A few words of introduction. Beginning this blog, I thought about the last time I did any online journaling. The first time was during my sophomore year of college, a pink "Diaryland" account, young & frivilous. The second, my junior year, "Livejournal," increasingly (unconsciously) despairing as I became increasingly sicker with the tumor, until my surgery, when the descent suddenly reversed, becoming a steady climb. The Livejournal became a record of my progress, of recovery. My bedroom was on the second story of the house; the computer, downstairs. In the beginning, when no one was looking, I used to shuffle on my bottom down the stairs (I wasn't allowed to dare the stairs yet) to the computer, turn it on, log into my account, and write about the thoughts that had occured to me as I laid on my bed smelling the summer tree-smells that came through my window (my mother always used to ask, "How are you doing? Are you dozing?" "I'm thinking," I always answered), then turn off the computer so no one would know I had been there, and then crawl back up the stairs and get back into my bed or the chair in the living room. Then, they became entries about walks outside in the yard; then, about excursions for ice cream, and once, terrifyingly, the first movie I saw in the theatre post-surgery, and then about fireworks over Green Lake on the Fourth of July, and about my first Fulbright application, Dorothy Parker, and my senior honors English thesis (Jane Austen and Susanna Rowson's transatlantic discourse of gendered space). And then. The last entry. The day of my second MRI after the surgery, taken after most of the swelling had gone down, taken at the end of the summer, just before my senior year. The MRI to determine if the doctor had successfully removed all of the tumor. And. He had. I wrote about it, and ended the journal there, feeling it appropriate to end what had become "the brain surgery diaries" with this last, most important, triumph.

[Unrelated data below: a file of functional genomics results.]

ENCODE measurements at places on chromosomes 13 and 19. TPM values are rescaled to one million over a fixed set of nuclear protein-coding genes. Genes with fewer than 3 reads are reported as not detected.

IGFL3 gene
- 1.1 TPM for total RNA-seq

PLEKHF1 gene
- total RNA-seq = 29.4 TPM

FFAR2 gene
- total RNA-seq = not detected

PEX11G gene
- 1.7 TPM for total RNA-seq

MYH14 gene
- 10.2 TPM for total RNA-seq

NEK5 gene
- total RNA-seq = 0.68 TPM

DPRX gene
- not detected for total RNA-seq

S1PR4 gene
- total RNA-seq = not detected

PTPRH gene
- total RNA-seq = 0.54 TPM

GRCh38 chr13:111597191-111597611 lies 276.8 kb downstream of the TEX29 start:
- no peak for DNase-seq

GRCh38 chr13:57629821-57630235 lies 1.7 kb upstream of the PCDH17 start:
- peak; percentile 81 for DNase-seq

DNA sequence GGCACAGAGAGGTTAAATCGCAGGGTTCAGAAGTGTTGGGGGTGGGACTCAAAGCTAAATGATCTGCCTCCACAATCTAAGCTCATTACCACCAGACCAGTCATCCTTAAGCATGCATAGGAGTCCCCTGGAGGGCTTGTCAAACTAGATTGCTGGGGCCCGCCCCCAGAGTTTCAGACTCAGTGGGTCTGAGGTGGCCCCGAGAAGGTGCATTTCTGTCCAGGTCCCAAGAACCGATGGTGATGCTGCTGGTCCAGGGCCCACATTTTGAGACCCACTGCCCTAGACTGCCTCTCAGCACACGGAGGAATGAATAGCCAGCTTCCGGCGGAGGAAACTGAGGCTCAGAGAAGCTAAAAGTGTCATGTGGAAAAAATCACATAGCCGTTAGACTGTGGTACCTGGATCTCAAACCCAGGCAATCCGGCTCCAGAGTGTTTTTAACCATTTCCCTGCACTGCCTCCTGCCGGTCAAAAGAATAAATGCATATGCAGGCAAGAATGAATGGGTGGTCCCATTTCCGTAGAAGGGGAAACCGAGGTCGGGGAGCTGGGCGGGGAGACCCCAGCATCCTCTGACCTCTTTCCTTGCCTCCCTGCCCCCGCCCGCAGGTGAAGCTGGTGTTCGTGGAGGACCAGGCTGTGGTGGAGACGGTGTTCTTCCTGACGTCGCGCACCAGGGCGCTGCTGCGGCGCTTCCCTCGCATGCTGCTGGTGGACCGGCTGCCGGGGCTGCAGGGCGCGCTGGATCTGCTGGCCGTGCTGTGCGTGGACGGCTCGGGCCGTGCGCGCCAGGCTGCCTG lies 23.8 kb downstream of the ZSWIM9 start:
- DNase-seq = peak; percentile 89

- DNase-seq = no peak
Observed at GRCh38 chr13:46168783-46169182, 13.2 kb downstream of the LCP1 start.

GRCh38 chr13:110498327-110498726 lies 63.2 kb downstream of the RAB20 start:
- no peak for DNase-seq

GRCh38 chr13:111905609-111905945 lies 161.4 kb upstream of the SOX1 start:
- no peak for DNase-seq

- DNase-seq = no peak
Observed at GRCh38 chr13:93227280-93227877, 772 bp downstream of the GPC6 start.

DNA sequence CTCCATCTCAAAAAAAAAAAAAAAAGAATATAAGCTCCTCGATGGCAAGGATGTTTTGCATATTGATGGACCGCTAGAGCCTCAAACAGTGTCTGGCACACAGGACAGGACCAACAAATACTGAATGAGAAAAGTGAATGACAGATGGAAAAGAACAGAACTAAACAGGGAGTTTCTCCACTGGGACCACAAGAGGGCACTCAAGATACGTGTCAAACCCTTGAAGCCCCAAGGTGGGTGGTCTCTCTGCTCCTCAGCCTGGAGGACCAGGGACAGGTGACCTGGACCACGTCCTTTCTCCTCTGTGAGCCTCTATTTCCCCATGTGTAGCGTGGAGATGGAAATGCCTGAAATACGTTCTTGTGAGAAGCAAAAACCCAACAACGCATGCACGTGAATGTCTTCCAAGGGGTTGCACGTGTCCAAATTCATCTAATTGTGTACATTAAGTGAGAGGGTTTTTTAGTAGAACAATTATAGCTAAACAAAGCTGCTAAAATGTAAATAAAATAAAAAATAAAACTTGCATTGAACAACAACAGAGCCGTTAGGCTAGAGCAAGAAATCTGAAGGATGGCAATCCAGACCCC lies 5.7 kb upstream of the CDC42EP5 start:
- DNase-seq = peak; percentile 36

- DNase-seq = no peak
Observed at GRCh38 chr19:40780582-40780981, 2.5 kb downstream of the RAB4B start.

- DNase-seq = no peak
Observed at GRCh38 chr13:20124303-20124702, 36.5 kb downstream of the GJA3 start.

And I thought that this would be the triumph to end all the troubles. I honestly believed that after the surgery, I could go back to being the "normal" girl I used to be, the pink-template, "bubbly" Diaryland girl, that I could go back to talking about "normal" (easier at the time than so many other things) things like boys, magazines, my birthday party nearly a year away (one of my favorite things to daydream about, that birthday, in the first couple of weeks right after surgery). But after a year of intensely obsessive-living ("work hard, play hard"; "go balls out"), attempting to "make up" for the year that I had "wasted" being so sick, attempting to live as intensely as possible, I've learned that after spending so much time out of reality, severed from it by the seizures which heralded the tumor and that have now returned to plague me, and that after being confronted with mortality, there is no return to "normal." But, instead of obsessive living, there is living deliberately.
I don't mean to leave you with a moral, though. Just an attempt at an explanation of my life. I still struggle with "obsessive." I still sometimes live like I dance - never sitting one out, and living 'til my hands shake with nervous-manic energy. So here is the process with which I open this new blog.
Many stories and thoughts to come.